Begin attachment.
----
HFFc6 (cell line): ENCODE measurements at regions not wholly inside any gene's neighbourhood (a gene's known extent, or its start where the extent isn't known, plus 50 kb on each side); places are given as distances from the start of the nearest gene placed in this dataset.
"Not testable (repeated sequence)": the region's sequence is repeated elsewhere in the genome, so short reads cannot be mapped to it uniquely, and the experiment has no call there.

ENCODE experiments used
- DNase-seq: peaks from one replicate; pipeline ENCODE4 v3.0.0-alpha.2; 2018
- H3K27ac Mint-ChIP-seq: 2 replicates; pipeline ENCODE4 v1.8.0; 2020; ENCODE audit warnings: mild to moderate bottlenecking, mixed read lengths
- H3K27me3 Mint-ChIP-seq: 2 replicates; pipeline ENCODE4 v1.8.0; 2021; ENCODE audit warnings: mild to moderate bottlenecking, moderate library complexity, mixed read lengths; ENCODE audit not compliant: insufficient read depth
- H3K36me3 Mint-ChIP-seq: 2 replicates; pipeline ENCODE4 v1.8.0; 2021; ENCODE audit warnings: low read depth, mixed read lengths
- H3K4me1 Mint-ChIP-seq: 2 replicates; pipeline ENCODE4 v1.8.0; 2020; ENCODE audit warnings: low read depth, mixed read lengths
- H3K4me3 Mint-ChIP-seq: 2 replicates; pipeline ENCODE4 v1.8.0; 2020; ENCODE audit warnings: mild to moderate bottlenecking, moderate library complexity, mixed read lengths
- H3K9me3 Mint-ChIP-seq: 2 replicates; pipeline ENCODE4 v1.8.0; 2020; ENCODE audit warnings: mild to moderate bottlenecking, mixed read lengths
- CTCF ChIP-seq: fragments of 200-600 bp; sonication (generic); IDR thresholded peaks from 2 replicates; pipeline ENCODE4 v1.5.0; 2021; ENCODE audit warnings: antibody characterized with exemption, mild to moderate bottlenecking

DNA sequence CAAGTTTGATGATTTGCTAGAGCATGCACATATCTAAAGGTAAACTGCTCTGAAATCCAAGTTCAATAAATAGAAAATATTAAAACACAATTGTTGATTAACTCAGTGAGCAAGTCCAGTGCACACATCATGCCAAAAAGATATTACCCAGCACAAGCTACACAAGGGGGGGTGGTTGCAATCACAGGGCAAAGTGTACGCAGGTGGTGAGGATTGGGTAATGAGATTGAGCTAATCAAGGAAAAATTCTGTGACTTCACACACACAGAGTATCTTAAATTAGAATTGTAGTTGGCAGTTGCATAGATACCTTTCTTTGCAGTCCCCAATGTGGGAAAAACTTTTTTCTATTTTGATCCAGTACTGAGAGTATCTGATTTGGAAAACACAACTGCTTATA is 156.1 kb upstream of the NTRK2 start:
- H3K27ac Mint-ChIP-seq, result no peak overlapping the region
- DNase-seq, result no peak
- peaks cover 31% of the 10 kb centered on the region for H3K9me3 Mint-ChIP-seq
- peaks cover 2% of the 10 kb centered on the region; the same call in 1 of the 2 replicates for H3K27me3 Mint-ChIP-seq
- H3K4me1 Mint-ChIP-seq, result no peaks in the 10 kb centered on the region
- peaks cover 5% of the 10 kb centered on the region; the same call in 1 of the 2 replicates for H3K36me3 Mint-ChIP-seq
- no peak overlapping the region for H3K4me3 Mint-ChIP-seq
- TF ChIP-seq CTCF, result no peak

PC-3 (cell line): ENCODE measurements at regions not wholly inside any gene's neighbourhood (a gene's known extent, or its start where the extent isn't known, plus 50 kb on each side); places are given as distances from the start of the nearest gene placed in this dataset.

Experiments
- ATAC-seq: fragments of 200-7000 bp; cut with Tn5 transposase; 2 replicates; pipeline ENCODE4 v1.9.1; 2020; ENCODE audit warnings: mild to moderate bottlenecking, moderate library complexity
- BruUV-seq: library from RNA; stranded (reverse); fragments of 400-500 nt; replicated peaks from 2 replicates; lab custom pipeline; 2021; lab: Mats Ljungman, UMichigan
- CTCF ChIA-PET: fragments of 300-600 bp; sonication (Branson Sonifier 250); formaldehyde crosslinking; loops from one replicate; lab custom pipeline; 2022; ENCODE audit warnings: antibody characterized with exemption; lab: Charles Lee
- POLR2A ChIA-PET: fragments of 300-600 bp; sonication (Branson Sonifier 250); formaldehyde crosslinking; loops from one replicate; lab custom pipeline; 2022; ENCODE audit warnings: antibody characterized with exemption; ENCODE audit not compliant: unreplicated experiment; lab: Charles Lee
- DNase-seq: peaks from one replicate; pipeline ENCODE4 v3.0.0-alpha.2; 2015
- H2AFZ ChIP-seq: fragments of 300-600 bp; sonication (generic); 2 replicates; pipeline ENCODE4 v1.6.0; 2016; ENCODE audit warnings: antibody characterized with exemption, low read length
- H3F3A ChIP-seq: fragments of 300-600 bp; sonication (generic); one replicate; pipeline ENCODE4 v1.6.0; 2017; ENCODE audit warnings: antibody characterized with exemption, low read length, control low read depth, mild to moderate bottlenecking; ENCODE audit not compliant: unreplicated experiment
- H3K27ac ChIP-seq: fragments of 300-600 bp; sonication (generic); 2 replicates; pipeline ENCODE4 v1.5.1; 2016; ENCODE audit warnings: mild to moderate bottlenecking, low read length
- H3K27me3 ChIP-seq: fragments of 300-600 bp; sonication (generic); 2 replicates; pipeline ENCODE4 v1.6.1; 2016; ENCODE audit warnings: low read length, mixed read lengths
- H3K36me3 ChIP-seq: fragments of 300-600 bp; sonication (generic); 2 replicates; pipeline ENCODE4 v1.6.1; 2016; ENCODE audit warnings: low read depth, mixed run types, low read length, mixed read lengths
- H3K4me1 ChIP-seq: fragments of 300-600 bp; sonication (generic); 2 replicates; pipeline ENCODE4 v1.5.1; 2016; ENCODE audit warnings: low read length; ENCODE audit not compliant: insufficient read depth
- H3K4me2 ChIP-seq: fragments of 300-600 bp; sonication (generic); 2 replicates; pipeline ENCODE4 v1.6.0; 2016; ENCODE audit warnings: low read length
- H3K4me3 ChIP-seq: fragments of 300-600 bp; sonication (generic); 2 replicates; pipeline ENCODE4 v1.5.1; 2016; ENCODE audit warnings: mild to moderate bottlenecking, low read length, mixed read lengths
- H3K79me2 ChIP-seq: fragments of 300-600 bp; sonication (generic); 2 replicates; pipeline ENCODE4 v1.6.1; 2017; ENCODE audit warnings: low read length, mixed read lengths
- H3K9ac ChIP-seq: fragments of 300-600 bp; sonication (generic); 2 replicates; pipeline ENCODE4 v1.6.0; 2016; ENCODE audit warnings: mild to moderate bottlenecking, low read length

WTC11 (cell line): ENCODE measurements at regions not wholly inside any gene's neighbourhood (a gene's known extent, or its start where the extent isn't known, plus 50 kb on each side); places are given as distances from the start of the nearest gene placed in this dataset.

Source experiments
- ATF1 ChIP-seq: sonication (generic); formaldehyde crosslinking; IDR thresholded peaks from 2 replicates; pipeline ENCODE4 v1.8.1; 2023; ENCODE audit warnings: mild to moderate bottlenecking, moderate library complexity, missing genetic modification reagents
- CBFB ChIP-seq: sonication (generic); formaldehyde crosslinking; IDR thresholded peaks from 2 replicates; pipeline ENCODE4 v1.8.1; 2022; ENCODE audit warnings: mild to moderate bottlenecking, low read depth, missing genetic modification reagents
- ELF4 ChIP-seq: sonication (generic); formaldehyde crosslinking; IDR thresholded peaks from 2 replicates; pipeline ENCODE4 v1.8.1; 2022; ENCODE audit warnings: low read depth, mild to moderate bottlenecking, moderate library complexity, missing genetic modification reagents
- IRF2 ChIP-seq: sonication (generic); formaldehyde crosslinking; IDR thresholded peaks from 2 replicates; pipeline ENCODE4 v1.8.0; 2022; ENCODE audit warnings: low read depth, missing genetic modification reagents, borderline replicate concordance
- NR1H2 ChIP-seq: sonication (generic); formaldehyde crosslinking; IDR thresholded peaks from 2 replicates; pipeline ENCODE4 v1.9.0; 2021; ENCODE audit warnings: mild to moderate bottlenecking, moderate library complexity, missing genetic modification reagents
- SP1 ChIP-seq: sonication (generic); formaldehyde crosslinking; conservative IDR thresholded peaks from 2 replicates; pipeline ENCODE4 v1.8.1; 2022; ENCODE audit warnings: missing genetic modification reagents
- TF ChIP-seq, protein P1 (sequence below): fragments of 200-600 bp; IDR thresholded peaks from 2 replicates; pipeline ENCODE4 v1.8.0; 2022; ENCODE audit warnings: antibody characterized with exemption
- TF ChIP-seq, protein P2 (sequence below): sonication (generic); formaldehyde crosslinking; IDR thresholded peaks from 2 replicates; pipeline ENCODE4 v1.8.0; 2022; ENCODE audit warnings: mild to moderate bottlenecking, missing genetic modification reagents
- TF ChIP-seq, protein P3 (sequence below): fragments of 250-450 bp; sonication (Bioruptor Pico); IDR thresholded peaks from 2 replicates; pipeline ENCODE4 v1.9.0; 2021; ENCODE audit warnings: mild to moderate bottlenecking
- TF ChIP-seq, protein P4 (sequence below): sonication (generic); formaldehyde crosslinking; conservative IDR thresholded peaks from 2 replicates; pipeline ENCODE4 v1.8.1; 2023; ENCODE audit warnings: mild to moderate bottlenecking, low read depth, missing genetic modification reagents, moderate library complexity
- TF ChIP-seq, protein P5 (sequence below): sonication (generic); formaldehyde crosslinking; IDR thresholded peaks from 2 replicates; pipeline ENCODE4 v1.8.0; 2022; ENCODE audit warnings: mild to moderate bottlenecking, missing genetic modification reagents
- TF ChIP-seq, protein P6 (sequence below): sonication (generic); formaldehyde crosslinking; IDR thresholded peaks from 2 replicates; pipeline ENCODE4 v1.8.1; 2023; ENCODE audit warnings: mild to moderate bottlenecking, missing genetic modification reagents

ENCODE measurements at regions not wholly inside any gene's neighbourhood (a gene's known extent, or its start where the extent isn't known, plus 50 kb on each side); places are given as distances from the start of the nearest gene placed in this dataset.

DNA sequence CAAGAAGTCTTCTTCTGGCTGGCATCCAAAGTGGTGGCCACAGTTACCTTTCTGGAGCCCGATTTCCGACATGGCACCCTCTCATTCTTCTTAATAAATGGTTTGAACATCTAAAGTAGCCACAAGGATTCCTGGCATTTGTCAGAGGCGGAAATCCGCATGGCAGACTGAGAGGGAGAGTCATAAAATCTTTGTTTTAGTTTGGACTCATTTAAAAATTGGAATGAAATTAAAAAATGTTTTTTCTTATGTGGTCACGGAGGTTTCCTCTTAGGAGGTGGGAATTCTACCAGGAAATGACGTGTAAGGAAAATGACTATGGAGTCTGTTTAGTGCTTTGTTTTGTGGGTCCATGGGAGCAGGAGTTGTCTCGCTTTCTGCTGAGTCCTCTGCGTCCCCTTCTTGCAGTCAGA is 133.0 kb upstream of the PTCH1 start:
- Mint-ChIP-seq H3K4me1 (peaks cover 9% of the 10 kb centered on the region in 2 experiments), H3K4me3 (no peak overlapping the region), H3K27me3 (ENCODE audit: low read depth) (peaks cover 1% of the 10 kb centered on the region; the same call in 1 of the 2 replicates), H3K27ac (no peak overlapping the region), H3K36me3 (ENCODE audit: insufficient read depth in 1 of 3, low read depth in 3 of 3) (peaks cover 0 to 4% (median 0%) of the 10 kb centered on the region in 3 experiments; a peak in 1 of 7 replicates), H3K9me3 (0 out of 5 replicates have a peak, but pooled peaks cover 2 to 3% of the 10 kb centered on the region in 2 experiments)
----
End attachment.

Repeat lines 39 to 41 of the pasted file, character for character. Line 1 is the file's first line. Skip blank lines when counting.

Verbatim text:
Source experiments
- ATF1 ChIP-seq: sonication (generic); formaldehyde crosslinking; IDR thresholded peaks from 2 replicates; pipeline ENCODE4 v1.8.1; 2023; ENCODE audit warnings: mild to moderate bottlenecking, moderate library complexity, missing genetic modification reagents
- CBFB ChIP-seq: sonication (generic); formaldehyde crosslinking; IDR thresholded peaks from 2 replicates; pipeline ENCODE4 v1.8.1; 2022; ENCODE audit warnings: mild to moderate bottlenecking, low read depth, missing genetic modification reagents